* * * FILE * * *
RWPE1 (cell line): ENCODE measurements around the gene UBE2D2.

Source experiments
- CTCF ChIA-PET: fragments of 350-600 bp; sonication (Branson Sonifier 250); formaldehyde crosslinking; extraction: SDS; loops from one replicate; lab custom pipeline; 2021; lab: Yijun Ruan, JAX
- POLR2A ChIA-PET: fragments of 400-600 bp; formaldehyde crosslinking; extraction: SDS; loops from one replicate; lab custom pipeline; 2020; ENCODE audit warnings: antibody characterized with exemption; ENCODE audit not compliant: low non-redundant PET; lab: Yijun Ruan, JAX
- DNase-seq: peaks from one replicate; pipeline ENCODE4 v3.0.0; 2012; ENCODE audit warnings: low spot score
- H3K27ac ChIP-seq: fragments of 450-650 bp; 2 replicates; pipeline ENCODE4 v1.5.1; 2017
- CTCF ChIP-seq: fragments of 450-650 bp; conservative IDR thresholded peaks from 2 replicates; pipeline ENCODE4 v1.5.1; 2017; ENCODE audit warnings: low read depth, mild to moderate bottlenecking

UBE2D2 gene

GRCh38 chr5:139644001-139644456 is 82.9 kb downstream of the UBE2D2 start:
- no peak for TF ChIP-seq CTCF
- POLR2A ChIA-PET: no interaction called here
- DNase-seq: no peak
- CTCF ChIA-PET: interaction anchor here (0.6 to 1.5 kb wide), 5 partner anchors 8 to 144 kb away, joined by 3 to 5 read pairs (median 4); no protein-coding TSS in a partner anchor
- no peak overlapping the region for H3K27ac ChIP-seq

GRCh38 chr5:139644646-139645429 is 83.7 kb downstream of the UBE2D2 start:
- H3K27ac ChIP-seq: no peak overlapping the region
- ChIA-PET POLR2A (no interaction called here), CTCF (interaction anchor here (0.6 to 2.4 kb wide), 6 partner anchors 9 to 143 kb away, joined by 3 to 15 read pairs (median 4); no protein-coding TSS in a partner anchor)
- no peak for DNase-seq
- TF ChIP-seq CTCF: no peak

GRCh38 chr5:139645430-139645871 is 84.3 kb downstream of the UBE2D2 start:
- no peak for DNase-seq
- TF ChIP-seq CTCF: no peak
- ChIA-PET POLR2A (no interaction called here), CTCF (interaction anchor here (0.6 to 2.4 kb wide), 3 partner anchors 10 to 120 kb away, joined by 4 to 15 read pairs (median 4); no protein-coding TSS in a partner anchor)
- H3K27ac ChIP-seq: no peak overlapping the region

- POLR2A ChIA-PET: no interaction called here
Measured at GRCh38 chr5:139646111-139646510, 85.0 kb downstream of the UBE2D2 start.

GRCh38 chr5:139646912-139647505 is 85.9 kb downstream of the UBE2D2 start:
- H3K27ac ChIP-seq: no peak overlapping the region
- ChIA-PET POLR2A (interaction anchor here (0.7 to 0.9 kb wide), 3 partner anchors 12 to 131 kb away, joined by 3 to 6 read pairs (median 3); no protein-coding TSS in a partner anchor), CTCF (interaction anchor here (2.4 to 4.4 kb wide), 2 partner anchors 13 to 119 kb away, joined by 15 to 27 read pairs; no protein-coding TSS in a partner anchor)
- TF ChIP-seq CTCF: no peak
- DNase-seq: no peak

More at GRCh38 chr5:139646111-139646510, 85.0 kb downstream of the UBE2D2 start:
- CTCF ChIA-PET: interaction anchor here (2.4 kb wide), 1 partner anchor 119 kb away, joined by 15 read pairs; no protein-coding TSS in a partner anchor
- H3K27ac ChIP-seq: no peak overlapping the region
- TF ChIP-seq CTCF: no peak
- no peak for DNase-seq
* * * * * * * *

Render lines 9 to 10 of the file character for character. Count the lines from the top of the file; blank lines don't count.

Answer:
GRCh38 chr5:139644001-139644456 is 82.9 kb downstream of the UBE2D2 start:
- no peak for TF ChIP-seq CTCF